Breastfeeding could lower mom’s risk of heart disease, stroke, study says

The benefits of breastfeeding for both mothers and babies have been well-documented in the past.

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Previous research shows children who are breastfed have lower death rates, less risk of infection and higher IQs.

Breastfeeding can also help reduce a mother’s risk of ovarian cancer, cut a mother’s diabetes risk and help with weight loss.

Still, previous research has seen mixed results when it comes to the long-term benefits of breastfeeding on a mother’s heart health.

A new study from a team of researchers in China and the University of Oxford, however, suggests breastfeeding could reduce a mother's risk of heart attack and stroke.

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The scientists analyzed 289,573 women in China for the observational study, published Wednesday in the Journal of the American Heart Association.

The data came from a separate study in which the women (almost all mothers and none with cardiovascular disease) provided details about their reproductive history and other lifestyle factors, including smoking habits, obesity, physical activity and more.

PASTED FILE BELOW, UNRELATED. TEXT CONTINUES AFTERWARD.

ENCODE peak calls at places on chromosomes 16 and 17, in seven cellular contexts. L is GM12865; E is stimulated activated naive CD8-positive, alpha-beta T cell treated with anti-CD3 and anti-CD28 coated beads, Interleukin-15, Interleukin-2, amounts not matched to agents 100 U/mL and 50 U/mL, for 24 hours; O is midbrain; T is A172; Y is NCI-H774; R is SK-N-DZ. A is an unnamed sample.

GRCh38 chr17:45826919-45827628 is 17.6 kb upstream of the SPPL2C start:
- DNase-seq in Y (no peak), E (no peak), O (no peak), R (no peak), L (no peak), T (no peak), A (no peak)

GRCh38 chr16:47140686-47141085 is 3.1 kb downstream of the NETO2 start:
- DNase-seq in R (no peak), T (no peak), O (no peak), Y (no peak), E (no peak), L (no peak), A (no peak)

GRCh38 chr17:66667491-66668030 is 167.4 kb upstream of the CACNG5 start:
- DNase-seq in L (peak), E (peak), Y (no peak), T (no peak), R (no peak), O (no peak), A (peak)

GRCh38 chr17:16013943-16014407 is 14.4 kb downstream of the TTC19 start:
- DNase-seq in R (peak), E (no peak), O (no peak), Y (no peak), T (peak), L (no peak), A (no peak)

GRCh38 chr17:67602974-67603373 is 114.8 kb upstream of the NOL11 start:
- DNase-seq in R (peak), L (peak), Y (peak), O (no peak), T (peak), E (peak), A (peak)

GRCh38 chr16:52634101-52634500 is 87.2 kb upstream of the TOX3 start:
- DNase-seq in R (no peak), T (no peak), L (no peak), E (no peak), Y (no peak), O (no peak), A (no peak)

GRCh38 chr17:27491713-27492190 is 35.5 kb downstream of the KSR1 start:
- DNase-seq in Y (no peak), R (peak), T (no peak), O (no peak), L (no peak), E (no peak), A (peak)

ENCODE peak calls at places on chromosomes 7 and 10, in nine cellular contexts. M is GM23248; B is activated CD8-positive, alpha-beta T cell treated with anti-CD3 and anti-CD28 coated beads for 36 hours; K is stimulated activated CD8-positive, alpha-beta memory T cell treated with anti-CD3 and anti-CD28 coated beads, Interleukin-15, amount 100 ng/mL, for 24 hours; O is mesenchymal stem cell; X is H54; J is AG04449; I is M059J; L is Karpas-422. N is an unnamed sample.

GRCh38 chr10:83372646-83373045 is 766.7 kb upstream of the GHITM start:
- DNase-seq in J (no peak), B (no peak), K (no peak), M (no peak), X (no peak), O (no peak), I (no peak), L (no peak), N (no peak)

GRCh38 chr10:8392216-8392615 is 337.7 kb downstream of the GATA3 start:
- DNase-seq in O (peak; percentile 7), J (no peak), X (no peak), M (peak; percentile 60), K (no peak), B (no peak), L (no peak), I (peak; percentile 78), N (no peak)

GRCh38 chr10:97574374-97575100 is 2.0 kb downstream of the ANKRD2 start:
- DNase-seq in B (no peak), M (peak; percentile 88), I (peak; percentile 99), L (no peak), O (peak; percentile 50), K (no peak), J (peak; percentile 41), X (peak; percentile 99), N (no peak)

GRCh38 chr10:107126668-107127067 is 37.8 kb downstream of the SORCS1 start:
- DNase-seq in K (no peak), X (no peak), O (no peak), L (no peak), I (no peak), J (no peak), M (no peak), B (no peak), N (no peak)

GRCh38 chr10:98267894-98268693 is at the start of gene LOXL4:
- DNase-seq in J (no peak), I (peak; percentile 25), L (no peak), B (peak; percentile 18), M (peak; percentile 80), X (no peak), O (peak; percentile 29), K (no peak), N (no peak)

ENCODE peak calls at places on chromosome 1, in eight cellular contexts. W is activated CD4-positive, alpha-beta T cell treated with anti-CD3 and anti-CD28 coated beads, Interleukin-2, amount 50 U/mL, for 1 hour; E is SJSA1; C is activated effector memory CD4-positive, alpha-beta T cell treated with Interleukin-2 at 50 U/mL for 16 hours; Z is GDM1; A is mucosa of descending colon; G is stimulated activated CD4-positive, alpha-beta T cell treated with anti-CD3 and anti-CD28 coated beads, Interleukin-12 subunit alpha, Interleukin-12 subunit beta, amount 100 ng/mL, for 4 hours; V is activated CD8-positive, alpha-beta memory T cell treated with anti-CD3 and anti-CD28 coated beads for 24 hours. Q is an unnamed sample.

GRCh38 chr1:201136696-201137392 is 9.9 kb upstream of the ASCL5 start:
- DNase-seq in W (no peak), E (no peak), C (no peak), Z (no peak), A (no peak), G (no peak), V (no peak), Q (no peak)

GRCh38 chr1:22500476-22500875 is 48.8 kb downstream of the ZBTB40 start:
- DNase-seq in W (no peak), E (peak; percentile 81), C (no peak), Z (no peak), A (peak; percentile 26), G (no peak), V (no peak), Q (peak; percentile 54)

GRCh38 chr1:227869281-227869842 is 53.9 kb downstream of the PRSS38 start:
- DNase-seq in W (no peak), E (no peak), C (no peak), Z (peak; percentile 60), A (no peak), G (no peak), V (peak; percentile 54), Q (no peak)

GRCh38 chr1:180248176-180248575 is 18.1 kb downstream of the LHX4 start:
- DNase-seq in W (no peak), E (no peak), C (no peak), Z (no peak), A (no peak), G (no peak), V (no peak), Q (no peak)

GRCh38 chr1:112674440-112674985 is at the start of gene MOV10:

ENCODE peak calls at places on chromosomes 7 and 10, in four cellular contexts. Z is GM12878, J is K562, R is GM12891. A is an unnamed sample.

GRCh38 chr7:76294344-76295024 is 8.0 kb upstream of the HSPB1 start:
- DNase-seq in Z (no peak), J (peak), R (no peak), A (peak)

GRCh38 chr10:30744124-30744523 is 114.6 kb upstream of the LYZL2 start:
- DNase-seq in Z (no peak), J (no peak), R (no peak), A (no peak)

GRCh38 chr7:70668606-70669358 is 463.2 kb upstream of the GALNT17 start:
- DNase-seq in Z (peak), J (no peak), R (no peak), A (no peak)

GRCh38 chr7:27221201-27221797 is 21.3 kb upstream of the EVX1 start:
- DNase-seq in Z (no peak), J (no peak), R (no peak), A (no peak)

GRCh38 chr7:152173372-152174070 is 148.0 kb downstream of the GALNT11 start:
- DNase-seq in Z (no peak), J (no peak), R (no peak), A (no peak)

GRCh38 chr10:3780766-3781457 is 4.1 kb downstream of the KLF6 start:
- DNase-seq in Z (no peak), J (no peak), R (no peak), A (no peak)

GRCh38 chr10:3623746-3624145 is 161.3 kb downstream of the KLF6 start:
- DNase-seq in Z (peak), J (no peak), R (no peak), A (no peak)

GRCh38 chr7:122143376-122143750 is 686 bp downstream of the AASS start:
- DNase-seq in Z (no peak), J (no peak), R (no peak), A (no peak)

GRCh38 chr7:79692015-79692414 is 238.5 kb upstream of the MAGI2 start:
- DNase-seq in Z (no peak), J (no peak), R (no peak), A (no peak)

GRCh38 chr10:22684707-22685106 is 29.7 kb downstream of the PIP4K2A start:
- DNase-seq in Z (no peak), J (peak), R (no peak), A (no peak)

Ninety-seven percent of the women breastfed each of their babies for an average of 12 months — a huge distinction from the rate in the U.S., where only 30 percent of mothers in 2016 did the same.

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The American Heart Association recommends mothers should breastfeed for 12 months if possible.

Within eight years, researchers noted 16,671 cases of coronary heart disease and 23,983 cases of stroke.

The researchers found breastfeeding mothers lowered their risk of heart disease or stroke by approximately 10 percent when compared to mothers who never breastfed.

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And mothers who breastfed their babies for two years or more lowered their risk of heart disease or stroke by approximately 18 percent.

Furthermore, each additional six months of breastfeeding (per baby) led to a 4 percent and 3 percent decrease in risk of heart disease and stroke, correspondingly.

Due to the study’s observational nature, however, the research does not prove cause and effect.

And, as LiveScience notes, the researchers couldn't account for other factors that could contribute to heart disease risk such as the women's diets.

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But researchers hope the numbers shed some light on the longterm heart benefits of breastfeeding.

"The findings should encourage more widespread breast-feeding for the benefit of the mother as well as the child," Zhengming Chen, senior study author and professor of epidemiology at the University of Oxford, said in a statement. "The study provides support for the World Health Organization's recommendation that mothers should breast-feed their babies exclusively for their first six months of life."

The authors call for more research to confirm the findings and seek commitment from policy makers to execute strategies in the workplace, healthcare system and communities that both promote and support breastfeeding.

Read the full study.